The U.S. Supreme Court, shown here in June 21, 2021 in Washington, D.C., is expected to take up two landmark cases this year dealing with affirmative action in college admissions. (Photo by Win McNamee/Getty Images)
Iowa Attorney General Tom Miller called for the U.S. Supreme Court to reject a challenge to the Indian Child Welfare Act, which protects Native American children from forced removal from their families and tribal communities.
Miller joined 23 other state attorneys general Monday in filing an amicus brief in Harland v. Brackeen. The lawsuit was brought in 2017 by a white Texas couple who attempted adopting a Navajo boy. The Navajo Nation objected to the request on the basis of the Indian Child Welfare Act, ICWA, as a Native family member of the child also wanted to adopt the child.
The ICWA requires preference is given to Native family and tribal members in adoption cases for native children. Lawyers for the Texas family argued that requirement meant the federal law violates the Equal Protection Clause of the U.S. Constitution, by discriminating on the basis of race.
But the defense lawyers, alongside Native American rights activists and the ACLU, say the law’s protections are not on the basis of race. A person’s legal tribal affiliation is political, not racial, they argued. The attorneys general’s amicus brief backs up this argument, and asks the Supreme Court to preserve the ICWA.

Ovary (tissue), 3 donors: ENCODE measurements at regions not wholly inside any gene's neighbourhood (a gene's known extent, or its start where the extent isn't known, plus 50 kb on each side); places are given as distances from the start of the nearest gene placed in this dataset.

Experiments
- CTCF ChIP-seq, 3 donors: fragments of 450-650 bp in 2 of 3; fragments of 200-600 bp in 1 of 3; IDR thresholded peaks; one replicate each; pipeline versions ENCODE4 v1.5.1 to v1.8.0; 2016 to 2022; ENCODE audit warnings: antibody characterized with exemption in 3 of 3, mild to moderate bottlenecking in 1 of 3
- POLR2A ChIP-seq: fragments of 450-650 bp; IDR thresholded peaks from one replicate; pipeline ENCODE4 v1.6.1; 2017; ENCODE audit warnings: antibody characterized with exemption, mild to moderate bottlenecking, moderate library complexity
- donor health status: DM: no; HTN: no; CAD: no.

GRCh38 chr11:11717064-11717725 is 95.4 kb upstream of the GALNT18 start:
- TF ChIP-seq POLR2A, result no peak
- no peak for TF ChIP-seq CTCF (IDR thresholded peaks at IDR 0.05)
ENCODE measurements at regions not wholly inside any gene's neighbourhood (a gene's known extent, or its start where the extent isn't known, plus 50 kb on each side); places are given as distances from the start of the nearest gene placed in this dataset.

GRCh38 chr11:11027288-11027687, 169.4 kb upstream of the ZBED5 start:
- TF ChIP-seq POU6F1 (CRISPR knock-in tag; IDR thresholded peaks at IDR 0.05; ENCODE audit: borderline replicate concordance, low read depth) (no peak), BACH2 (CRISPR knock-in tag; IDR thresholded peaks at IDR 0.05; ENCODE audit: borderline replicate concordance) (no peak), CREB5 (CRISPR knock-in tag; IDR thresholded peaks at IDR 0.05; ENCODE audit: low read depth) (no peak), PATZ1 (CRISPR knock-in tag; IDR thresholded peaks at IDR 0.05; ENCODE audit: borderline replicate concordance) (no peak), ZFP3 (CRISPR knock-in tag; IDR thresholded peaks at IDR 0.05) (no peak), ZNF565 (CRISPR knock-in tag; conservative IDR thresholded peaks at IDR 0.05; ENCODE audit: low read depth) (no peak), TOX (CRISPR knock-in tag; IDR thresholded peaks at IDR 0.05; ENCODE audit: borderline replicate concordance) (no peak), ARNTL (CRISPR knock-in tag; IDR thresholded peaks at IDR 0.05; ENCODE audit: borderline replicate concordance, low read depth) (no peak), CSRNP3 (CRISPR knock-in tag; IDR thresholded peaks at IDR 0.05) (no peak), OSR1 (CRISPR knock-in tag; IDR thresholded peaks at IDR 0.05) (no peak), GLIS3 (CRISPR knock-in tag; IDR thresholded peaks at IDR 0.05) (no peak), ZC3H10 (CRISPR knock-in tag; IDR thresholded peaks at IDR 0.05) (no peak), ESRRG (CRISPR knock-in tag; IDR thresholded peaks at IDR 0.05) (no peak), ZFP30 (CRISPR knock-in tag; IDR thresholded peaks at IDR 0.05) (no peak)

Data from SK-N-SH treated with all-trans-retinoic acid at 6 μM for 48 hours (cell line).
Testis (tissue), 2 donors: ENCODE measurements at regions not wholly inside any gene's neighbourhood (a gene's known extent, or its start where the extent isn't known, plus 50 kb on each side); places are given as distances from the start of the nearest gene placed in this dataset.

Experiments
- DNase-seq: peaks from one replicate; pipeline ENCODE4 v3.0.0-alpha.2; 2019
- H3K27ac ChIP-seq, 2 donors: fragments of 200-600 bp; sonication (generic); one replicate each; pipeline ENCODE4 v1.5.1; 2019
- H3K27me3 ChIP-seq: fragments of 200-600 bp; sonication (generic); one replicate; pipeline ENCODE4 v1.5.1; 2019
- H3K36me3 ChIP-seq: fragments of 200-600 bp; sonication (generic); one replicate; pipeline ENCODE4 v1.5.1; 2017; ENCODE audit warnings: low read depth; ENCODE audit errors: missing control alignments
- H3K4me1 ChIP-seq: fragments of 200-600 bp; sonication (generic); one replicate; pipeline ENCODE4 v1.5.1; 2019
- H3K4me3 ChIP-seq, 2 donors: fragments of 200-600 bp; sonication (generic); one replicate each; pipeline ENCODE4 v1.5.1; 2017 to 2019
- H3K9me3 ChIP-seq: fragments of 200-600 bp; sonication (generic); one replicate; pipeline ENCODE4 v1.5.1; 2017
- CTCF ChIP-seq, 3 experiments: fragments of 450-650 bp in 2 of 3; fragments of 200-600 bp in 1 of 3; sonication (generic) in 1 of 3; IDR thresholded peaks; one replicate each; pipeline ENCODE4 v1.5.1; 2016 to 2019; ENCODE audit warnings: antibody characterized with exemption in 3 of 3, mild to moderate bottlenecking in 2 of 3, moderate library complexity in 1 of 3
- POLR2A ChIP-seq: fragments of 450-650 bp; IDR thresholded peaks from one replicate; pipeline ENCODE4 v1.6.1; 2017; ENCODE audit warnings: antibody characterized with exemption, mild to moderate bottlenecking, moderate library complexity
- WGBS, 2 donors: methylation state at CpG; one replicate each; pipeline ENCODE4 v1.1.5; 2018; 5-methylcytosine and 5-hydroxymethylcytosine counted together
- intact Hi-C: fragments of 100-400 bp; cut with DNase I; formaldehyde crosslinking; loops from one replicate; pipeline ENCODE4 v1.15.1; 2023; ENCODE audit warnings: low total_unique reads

“For more than four decades, ICWA has been a crucial tool for protecting the rights of Native American children, their families, and their tribes, and addressing persistent disparities, within Iowa’s child welfare system,” Miller said in a news release. “I am proud to stand alongside our tribal partners in advocating for the preservation of families, the strengthening of indigenous communities, and the safety of our children.”
The law was first passed in 1978, responding to calls that Native American children were disproportionately removed from their homes and from tribal communities without warrant. These removals, according to the amicus brief, sometimes reflected bias against Indian families’ heritage and customs, and posed an “existential threat” to Native American communities.
As of Tuesday, 21 amicus briefs had been filed in the Harland v. Brackeen suit in favor of upholding the ICWA, from tribal organizations to child welfare groups to medical experts, according to a news release from the National Indian Child Welfare Association.
In the federal district court case, the judge found the ICWA unconstitutional. The U.S. Court of Appeals fir the 5th Circuit then reversed the district court decision twice, and it now heads to the U.S. Supreme Court for a final ruling.
The Supreme Court will hear oral arguments on the case in November.
Our stories may be republished online or in print under Creative Commons license CC BY-NC-ND 4.0. We ask that you edit only for style or to shorten, provide proper attribution and link to our web site. Please see our republishing guidelines for use of photos and graphics.